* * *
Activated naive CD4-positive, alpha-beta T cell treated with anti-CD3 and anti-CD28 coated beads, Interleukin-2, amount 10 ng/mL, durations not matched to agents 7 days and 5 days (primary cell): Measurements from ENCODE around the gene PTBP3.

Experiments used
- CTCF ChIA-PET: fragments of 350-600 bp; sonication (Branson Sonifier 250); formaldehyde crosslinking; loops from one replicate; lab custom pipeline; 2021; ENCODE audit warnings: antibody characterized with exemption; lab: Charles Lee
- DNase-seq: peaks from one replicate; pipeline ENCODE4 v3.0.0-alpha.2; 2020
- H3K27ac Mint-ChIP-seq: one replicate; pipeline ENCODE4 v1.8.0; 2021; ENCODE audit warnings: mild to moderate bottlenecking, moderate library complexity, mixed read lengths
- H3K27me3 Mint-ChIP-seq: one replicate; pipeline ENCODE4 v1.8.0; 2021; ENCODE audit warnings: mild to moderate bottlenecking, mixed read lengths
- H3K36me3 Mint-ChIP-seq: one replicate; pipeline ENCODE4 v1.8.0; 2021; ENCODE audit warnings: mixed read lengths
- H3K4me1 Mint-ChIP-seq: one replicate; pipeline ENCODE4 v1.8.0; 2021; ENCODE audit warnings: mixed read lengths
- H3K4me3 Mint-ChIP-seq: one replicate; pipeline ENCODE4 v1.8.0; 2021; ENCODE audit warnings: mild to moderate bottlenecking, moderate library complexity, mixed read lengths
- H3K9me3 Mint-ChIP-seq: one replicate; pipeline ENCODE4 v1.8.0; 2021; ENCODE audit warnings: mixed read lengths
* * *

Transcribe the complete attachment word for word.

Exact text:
Activated naive CD4-positive, alpha-beta T cell treated with anti-CD3 and anti-CD28 coated beads, Interleukin-2, amount 10 ng/mL, durations not matched to agents 7 days and 5 days (primary cell): Measurements from ENCODE around the gene PTBP3.

Experiments used
- CTCF ChIA-PET: fragments of 350-600 bp; sonication (Branson Sonifier 250); formaldehyde crosslinking; loops from one replicate; lab custom pipeline; 2021; ENCODE audit warnings: antibody characterized with exemption; lab: Charles Lee
- DNase-seq: peaks from one replicate; pipeline ENCODE4 v3.0.0-alpha.2; 2020
- H3K27ac Mint-ChIP-seq: one replicate; pipeline ENCODE4 v1.8.0; 2021; ENCODE audit warnings: mild to moderate bottlenecking, moderate library complexity, mixed read lengths
- H3K27me3 Mint-ChIP-seq: one replicate; pipeline ENCODE4 v1.8.0; 2021; ENCODE audit warnings: mild to moderate bottlenecking, mixed read lengths
- H3K36me3 Mint-ChIP-seq: one replicate; pipeline ENCODE4 v1.8.0; 2021; ENCODE audit warnings: mixed read lengths
- H3K4me1 Mint-ChIP-seq: one replicate; pipeline ENCODE4 v1.8.0; 2021; ENCODE audit warnings: mixed read lengths
- H3K4me3 Mint-ChIP-seq: one replicate; pipeline ENCODE4 v1.8.0; 2021; ENCODE audit warnings: mild to moderate bottlenecking, moderate library complexity, mixed read lengths
- H3K9me3 Mint-ChIP-seq: one replicate; pipeline ENCODE4 v1.8.0; 2021; ENCODE audit warnings: mixed read lengths